The Jam-Packed Planet
A mixed group of freshmen and sophomores huddle in a dimly lit environmental science classroom on a Monday morning, many of them still half asleep. The professor announces that today’s lecture will be about overpopulation. Unbeknownst to the young fledgling minds, they are about to learn the basics of human ecology, something their legislators have yet to grasp when planning their futures. Like most major political issues, human impact and overpopulation is rarely looked at and often postponed.
Humans are the world’s most successful invasive species, migrating into every bastion of temperate climate they can find and manipulating nature to suit their needs. Nature's tyrannical control over our lives has been overcome through technological achievements. Food, water, and medicine are accessible to most of the world. Sprawling cities are living monuments to progress.
Lawmakers might conclude that there's no problem in sight. However, lawmakers often see time in four to six year increments. The human population has reached a level that’s driving the Earth’s resources to their limit, which can only end with drastic decrease of population through starvation, disease, or intellectual intervention.
In 1750, Earth’s population was about 800 million. According to the UN, the population was 3.3 billion by 1965, and 6.5 billion by 2005. Due to exponential growth, this number is expected to double within the next 50 years, with an increase of roughly 200,000 each day. Experts agree that the absolute population cap would be 50 billion, which is akin to being packed into a Lang elevator on a global scale. To ensure the continuity of our way of life, population growth must be stunted.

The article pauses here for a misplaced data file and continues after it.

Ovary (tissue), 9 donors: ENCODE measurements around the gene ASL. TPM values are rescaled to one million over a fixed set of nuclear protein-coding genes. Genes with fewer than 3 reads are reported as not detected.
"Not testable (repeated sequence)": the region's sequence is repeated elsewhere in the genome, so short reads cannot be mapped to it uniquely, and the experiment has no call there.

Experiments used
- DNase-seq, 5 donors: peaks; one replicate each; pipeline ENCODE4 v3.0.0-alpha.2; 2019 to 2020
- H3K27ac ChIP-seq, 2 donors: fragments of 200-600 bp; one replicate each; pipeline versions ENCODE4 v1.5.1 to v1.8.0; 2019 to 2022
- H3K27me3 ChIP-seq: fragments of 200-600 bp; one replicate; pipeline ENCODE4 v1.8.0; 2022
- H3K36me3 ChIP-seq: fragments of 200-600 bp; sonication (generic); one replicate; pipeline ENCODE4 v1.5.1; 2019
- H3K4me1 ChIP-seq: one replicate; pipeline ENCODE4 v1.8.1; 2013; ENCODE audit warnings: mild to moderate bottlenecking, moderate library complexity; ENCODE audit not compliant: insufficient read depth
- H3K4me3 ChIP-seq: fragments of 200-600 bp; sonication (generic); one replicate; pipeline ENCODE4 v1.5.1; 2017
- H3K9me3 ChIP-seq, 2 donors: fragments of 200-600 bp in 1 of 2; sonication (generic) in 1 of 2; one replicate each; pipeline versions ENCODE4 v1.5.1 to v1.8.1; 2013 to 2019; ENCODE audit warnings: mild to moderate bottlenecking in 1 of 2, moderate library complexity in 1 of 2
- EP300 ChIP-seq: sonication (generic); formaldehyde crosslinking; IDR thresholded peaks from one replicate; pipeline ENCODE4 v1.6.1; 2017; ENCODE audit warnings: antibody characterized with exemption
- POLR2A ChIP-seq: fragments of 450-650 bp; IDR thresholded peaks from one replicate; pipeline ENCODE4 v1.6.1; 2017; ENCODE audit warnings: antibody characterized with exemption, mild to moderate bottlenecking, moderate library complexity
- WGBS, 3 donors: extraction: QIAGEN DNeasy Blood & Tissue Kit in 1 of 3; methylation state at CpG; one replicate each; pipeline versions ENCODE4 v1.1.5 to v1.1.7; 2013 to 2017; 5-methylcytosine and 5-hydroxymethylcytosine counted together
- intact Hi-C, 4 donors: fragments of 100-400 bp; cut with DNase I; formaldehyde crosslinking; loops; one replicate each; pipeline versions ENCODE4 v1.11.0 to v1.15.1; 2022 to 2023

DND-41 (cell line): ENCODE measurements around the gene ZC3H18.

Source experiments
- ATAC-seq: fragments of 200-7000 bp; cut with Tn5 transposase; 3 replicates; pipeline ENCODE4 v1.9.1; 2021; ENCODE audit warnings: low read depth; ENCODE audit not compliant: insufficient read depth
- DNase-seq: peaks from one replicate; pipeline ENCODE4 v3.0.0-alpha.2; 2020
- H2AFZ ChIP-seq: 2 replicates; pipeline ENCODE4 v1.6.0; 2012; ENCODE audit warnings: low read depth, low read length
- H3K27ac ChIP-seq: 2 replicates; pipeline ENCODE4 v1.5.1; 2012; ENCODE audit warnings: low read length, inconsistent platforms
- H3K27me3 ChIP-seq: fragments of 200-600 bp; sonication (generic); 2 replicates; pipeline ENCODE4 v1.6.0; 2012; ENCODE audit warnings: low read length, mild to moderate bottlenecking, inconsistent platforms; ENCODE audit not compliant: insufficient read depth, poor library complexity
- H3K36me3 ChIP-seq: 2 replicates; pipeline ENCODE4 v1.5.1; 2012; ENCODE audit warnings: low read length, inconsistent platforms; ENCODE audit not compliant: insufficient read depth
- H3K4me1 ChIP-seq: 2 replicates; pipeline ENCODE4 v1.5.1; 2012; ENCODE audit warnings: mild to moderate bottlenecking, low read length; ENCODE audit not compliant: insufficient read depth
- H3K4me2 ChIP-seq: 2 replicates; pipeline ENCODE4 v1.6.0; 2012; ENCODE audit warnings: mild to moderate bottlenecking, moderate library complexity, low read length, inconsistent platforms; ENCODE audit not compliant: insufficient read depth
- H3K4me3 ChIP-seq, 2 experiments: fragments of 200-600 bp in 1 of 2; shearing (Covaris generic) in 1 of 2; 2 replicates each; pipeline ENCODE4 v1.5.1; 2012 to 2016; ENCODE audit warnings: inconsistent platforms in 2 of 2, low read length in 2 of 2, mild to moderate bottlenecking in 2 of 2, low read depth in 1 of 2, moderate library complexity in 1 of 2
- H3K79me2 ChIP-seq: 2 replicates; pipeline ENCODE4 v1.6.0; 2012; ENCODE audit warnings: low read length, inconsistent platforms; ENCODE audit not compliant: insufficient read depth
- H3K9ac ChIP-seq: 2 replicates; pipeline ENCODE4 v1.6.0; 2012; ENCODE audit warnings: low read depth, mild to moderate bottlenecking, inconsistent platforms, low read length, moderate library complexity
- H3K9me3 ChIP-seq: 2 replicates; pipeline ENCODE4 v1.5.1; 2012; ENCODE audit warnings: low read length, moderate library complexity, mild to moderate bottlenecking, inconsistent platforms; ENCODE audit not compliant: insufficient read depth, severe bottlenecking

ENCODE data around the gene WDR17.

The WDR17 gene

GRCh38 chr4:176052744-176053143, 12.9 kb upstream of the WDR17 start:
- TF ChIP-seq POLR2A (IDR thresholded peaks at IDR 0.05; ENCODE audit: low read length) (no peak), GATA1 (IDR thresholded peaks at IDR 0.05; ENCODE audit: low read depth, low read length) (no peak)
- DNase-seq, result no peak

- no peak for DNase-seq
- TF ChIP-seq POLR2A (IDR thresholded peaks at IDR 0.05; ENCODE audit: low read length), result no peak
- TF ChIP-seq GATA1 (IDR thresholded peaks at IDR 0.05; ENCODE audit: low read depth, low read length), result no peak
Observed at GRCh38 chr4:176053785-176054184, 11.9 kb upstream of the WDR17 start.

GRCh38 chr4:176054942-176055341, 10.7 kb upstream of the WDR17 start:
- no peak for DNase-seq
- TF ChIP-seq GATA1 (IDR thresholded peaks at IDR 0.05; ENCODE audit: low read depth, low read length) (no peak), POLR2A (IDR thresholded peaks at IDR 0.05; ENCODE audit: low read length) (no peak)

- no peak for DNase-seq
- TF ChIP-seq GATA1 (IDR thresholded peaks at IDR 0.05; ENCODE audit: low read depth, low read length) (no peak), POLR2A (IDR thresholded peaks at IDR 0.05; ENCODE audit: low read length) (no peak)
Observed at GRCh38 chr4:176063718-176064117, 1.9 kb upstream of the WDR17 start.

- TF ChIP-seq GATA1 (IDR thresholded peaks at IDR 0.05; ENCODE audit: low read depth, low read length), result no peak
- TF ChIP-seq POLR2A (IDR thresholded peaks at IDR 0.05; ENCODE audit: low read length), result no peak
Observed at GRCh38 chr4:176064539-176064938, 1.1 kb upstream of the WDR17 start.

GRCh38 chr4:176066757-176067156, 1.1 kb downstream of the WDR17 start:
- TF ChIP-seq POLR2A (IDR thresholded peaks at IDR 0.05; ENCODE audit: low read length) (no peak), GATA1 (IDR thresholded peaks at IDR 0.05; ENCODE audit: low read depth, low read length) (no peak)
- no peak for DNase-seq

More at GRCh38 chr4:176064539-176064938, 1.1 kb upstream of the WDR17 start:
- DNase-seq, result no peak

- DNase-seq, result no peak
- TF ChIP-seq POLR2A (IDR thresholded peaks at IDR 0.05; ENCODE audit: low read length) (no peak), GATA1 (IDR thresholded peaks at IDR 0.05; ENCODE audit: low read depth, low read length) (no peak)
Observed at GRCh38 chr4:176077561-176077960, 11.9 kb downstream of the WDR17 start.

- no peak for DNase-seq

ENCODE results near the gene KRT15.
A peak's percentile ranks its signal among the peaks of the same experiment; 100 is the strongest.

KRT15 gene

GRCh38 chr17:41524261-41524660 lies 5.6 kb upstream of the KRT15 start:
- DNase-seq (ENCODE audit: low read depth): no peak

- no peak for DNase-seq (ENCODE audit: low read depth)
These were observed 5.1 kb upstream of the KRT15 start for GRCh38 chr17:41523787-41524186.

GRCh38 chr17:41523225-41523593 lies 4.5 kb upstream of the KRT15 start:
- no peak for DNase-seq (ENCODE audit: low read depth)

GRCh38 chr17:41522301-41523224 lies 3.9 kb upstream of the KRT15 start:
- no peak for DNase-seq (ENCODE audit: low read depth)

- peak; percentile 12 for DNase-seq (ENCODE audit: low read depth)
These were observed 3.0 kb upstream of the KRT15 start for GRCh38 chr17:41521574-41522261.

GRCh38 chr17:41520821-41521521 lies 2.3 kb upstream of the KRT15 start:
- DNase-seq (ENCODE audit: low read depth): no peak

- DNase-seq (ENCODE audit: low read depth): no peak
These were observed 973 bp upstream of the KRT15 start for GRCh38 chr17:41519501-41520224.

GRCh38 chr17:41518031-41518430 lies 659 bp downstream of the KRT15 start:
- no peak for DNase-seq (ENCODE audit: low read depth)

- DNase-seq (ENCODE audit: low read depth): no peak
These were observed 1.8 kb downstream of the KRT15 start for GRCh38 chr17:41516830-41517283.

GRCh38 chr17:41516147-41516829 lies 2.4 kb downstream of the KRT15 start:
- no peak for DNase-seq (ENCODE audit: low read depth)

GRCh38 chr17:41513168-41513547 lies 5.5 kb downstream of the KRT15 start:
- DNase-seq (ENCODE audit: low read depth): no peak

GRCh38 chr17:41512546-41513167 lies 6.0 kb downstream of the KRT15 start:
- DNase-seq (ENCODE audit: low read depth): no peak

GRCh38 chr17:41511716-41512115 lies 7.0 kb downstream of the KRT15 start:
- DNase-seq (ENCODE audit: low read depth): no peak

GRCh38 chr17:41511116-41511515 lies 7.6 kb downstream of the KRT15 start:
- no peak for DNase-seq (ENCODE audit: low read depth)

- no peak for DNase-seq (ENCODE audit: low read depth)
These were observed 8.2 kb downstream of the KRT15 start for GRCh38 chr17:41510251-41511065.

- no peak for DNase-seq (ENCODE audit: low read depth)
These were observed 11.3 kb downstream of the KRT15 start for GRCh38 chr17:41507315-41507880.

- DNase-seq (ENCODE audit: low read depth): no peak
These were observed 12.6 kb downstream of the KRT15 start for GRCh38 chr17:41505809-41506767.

Time is running out as countries occupy their last strips of soil capable of high yield crops. The UN reports that a trend has emerged of industrialized nations leasing land in Africa to grow crops which are shipped to the leasing countries, despite starvation in the very countries they're leasing from. Water sources have also begun to show their finiteness as fresh water lakes and ground water sources dry up, as witnessed by low-orbit satellites and water table measurements, according to marine biologist Stephan Bullard. Though these problems seem far off, conservation and control are required today. In the next 50 years, World War III might not be fought over the last drops of oil but rather the last drops of water.
When one thinks of population control, China’s one-child policy often comes to mind. The thought of not having the freedom to choose how many children to have scares and angers people. China’s population control policies are sometimes met with riots, and Chinese officials have stated that there were around 23,000 protests and petitions in 2008.